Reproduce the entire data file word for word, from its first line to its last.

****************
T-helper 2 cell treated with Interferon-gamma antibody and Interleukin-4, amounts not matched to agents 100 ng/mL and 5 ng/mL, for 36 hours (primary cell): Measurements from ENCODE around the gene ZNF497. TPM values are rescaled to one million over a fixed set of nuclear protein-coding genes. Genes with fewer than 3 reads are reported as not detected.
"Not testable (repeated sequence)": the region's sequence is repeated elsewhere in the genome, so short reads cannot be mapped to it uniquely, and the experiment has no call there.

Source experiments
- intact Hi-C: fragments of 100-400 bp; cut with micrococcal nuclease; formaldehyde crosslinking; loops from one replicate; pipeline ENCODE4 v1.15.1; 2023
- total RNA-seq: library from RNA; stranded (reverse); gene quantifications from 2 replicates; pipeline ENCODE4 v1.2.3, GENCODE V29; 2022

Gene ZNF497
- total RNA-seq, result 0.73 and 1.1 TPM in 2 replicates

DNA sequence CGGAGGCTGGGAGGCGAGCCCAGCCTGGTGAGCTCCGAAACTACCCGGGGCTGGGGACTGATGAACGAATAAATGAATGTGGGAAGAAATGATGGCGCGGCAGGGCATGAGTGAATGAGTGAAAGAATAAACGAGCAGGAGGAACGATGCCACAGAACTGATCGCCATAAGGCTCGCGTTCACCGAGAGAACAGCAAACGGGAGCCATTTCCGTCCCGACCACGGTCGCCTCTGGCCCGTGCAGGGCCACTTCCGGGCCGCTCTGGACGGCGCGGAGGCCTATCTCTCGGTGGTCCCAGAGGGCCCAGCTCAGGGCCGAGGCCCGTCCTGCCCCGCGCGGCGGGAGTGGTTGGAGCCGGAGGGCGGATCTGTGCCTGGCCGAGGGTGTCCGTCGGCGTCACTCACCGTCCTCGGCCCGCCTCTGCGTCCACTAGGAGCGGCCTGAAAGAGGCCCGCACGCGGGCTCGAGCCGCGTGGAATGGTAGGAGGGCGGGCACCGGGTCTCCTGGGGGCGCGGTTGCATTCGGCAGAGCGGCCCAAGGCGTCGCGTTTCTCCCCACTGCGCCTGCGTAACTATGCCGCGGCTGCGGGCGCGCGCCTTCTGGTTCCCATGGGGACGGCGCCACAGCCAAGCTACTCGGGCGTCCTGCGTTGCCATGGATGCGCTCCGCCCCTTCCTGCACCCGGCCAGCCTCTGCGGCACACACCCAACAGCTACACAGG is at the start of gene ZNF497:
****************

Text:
T-helper 2 cell treated with Interferon-gamma antibody and Interleukin-4, amounts not matched to agents 100 ng/mL and 5 ng/mL, for 36 hours (primary cell): Measurements from ENCODE around the gene ZNF497. TPM values are rescaled to one million over a fixed set of nuclear protein-coding genes. Genes with fewer than 3 reads are reported as not detected.
"Not testable (repeated sequence)": the region's sequence is repeated elsewhere in the genome, so short reads cannot be mapped to it uniquely, and the experiment has no call there.

Source experiments
- intact Hi-C: fragments of 100-400 bp; cut with micrococcal nuclease; formaldehyde crosslinking; loops from one replicate; pipeline ENCODE4 v1.15.1; 2023
- total RNA-seq: library from RNA; stranded (reverse); gene quantifications from 2 replicates; pipeline ENCODE4 v1.2.3, GENCODE V29; 2022

Gene ZNF497
- total RNA-seq, result 0.73 and 1.1 TPM in 2 replicates

DNA sequence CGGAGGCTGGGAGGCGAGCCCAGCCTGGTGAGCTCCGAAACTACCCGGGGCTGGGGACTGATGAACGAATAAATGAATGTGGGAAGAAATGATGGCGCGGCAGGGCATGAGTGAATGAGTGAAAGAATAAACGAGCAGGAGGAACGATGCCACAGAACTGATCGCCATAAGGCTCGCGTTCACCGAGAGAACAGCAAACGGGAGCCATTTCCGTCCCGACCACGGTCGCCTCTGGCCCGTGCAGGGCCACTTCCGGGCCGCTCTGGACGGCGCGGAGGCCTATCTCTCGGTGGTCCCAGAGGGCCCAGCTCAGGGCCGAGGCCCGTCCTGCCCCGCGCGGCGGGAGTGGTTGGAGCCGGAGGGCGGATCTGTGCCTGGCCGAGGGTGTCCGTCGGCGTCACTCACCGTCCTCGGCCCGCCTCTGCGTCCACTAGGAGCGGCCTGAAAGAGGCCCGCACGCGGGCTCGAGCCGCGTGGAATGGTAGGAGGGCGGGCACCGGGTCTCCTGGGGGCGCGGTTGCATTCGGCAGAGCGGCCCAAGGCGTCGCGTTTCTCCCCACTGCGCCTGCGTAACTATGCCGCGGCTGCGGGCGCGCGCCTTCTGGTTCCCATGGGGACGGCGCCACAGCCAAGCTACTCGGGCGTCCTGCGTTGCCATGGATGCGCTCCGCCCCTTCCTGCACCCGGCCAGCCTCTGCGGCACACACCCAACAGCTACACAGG is at the start of gene ZNF497: